35. Molecular compounds are… • made of just nonmetals • smallest piece is a molecule • can’t be held together by opposite charge attraction • can’t use charges to figure out how many of each atom (there are no charges present)

  36. Molecular compounds are easier! • Ionic compounds use charges to determine how many of each. • You have to figure out charges. • May need to criss-cross numbers. • Molecular compounds: the name tells you the number of atoms. • Uses prefixes to tell you the exact number of each element present!

  37. Prefixes • 1 = mono- • 2 = di- • 3 = tri- • 4 = tetra- • 5 = penta- • 6 = hexa- • 7 = hepta- • 8 = octa- *KNOW THESE!! • 9 = nona- • 10 = deca-

  38. Prefixes • To write the name, write two words: • One exception is we don’t write mono if there is only one of the first element. • Normally, we do not have double vowels when writing names (oa oo) name Prefix Prefix -ide name

  39. Examples: = dinitrogen monoxide(also called nitrous oxide or laughing gas) • N2O • NO2 • Cl2O7 • CBr4 • CO2 • BaCl2 = nitrogen dioxide = dichlorine heptoxide = carbon tetrabromide = carbon dioxide (This one will not use prefixes, since it is an ionic compound!)

  40. Examples: • diphosphorus pentoxide = P2O5 • sulfur hexafluoride = ?

  41. Naming Ternary Compounds • Contain at least 3 elements • Name the nonmetals as a polyatomic ion • Examples: NaNO3 Sodium nitrate K2SO4Potassium sulfate Al(HCO3)3Aluminumbicarbonate oraluminumhydrogen carbonate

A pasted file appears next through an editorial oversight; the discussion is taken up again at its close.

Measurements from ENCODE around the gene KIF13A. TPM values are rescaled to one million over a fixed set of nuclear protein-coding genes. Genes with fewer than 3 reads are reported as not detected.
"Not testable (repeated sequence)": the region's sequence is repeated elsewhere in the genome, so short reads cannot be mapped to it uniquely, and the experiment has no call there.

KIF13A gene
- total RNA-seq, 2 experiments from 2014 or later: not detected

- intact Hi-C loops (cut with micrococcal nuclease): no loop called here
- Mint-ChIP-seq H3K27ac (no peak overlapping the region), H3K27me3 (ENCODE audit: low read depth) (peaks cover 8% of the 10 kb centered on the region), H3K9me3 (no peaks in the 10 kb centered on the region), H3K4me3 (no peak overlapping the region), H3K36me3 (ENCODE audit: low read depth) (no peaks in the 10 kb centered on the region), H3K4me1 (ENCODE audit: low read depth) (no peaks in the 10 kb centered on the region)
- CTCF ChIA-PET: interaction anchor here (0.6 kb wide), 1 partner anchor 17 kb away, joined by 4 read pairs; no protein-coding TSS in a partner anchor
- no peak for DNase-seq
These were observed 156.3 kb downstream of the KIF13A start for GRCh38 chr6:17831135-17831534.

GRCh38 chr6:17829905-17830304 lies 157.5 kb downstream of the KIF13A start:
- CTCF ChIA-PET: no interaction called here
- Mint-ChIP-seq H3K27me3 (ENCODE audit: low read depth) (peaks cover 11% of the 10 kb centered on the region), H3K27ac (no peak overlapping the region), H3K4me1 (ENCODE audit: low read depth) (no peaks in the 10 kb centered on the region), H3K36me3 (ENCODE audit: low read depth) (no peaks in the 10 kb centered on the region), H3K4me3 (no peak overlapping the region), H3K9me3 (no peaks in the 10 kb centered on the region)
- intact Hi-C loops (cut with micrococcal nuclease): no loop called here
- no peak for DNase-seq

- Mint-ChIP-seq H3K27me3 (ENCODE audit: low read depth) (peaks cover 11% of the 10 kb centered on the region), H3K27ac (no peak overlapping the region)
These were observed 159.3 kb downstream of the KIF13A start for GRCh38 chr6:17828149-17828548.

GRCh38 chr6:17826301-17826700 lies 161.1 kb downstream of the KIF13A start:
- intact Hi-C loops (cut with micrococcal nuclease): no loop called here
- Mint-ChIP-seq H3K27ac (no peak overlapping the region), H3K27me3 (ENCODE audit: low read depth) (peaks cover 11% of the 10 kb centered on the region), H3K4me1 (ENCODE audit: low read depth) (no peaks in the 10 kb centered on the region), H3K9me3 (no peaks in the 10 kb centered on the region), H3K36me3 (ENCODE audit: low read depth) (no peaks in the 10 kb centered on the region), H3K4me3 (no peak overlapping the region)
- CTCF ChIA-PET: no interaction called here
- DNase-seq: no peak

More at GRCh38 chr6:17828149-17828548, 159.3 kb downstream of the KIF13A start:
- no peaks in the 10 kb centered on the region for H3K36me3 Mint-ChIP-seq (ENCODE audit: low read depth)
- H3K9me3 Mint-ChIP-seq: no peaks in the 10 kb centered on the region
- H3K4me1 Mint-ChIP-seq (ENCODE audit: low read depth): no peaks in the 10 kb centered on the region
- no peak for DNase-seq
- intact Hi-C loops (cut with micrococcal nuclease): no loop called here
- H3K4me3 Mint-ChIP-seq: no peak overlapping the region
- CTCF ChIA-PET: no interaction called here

42. Practice… • lithium oxide • dinitrogen trioxide • Si2Br6 • aluminum carbonate

  43. Practice… • lithium oxide – Li2O • dinitrogen trioxide – N2O3 • Si2Br6 – disilicon hexabromide • aluminum carbonate – Al2(CO3)3

  44. “Chemical Names and Formulas” – Part III

  45. Acids are… • Compounds that give off hydrogen ions (H1+) when dissolved in water • Will start the formula with H. • There will always be some Hydrogen next to an anion. • The anion determines the name.

  46. Rules for Naming acids: • If the anion attached to hydrogen ends in -ide, put the prefix hydro- and change -ide to -ic acid • HCl - hydrogen ion and chloride ion = hydrochloric acid • H2S hydrogen ion and sulfide ion = hydrosulfuric acid

  47. Naming Acids • If the anion has oxygen in it, then it ends in -ate or -ite • change the suffix -ateto -ic acid(use no prefix) • Example: HNO3 Hydrogen and nitrate ions = Nitric acid • change the suffix -iteto -ous acid(use no prefix) • Example: HNO2 Hydrogen and nitrite ions = Nitrous acid

  48. Normal ending ____-ide ____-ate ____-ite Acid name is… hydro-___-ic acid _____-ic acid _____-ous acid Naming Acids

  49. Examples: • HF = hydrofluoric acid • H2SO4 = sulfuric acid • H2SO3 = sulfurous acid

  50. Writing Acid Formulas – in reverse! • Hydrogen will be listed first • The name will tell you the anion • Be sure the charges cancel out. • -ate anioncomes from –ic ending • -ite anion comes from –ous ending